But in September, Canada's largest producer and marketer of wine and related products announced a deal with Vandermeer Greenhouses of Niagara-on-the-Lake, Ont., to create electricity using those wine leftovers, known as pomace.
Bruce Walker, executive vice-president of Vincor, says the project is the "most visible" example of the company's interest in sustainable wine-making - a trend emerging throughout Canada's wine industry.
"The urgency is yesterday and that is how we are approaching this," he says.
This fall, Vincor shipped about 3,500 tonnes of pomace (most of the processing leftovers from three of its Niagara-area wineries) to Vandermeer's new $3-million anaerobic digester, which breaks down organic matter and captures methane gas for use as electricity in the greenhouse operations. Any surplus is sold to Ontario Hydro's grid to heat and light homes in the Niagara area.
Randy Van Berkel, general manager of Vandermeer, says close proximity to a big supplier of organic material helped the company invest in the digester, with financial assistance from the Ontario government, "at a drastically reduced cost."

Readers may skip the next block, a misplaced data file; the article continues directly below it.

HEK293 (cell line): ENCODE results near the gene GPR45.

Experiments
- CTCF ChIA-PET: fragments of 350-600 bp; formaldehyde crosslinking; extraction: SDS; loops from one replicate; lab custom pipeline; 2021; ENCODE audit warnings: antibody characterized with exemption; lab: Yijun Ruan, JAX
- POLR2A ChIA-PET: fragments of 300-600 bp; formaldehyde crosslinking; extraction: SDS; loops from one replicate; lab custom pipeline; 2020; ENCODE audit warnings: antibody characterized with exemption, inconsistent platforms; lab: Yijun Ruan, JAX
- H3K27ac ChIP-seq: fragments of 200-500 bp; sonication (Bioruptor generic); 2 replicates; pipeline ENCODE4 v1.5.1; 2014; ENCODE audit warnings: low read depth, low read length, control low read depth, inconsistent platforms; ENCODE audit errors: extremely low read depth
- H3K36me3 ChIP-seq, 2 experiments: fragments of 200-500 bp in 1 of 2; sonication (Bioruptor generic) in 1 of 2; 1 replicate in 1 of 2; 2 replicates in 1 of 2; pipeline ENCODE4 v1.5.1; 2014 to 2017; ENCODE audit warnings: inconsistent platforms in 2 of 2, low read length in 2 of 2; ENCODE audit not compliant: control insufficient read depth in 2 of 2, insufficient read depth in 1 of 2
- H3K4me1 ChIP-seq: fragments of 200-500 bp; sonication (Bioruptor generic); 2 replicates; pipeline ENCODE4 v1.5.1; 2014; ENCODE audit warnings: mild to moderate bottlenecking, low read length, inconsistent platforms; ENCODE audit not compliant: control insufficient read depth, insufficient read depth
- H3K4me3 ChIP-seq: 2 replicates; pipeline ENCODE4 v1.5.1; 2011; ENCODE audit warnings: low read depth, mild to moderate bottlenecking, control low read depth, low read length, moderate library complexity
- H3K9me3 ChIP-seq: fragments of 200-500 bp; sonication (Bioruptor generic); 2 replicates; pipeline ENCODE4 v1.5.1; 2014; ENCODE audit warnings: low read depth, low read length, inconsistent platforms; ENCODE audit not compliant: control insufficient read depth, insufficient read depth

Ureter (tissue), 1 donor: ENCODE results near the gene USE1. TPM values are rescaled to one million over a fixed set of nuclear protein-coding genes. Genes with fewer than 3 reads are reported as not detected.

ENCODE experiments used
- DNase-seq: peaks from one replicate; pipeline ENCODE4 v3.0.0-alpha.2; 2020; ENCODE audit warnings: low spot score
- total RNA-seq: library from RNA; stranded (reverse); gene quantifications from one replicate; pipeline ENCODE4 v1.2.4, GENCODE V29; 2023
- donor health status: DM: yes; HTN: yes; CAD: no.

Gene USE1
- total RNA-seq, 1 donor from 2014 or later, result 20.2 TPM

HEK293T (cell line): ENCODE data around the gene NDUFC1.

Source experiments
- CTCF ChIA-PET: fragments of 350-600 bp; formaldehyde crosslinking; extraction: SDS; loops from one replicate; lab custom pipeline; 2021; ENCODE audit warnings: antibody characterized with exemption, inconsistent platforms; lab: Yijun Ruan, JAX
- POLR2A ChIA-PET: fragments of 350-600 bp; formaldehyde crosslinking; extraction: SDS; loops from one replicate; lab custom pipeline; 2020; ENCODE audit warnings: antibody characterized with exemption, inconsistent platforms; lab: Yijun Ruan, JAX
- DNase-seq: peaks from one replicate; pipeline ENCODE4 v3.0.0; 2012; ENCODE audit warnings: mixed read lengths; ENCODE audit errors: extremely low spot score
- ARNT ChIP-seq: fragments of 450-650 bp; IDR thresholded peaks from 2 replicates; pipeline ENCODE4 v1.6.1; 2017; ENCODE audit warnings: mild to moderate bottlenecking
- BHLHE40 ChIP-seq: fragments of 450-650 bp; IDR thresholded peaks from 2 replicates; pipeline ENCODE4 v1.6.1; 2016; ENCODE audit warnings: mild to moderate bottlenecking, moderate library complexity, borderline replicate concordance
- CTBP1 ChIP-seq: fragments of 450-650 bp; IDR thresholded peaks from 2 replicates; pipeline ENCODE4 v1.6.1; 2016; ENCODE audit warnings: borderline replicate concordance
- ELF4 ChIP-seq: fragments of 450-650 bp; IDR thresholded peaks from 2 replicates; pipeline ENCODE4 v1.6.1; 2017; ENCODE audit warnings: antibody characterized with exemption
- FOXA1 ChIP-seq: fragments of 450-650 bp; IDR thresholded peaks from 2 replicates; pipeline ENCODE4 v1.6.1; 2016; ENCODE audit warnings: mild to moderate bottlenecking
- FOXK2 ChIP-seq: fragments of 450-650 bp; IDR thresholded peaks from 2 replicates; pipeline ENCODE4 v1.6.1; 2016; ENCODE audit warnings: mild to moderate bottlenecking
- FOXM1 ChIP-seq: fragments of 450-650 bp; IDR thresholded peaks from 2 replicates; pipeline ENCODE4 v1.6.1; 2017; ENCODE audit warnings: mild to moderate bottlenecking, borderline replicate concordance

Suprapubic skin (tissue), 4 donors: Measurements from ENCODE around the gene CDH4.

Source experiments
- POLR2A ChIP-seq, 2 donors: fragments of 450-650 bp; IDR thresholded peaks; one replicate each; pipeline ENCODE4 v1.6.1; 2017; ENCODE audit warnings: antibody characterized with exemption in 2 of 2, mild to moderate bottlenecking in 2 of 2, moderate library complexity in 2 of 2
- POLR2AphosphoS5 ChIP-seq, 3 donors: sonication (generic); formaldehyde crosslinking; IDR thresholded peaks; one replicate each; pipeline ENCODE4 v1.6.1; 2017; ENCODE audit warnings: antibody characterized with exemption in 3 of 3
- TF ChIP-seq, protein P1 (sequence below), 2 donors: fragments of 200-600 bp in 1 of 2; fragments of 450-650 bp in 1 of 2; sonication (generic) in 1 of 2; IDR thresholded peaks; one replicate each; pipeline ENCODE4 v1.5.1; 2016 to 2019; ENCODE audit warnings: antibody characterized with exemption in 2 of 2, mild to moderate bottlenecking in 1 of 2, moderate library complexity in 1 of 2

Mr. Walker estimates Vincor saved $50,000 by not trucking the pomace to landfills. Vincor now is looking for a partner to invest in an anaerobic digester in British Columbia to process pomace from its Okanagan Valley wineries. Green initiatives also cut costs, he says, citing a retrofit of one Okanagan winery to recycle water at a savings of $75,000.
Mr. Walker, also chairman of the Wine Council of Ontario's sustainable wine-making committee, says the industry's move to more eco-friendly practices creates a "triple bottom-line" impact: a demonstration of social responsibility, cost savings and reduced carbon footprint. This year, 24 wineries (40 per cent of the Ontario industry) signed on to the Wine Council's voluntary guidelines on sustainability, up from 17 a year earlier. The future of green, he says, "is very bright."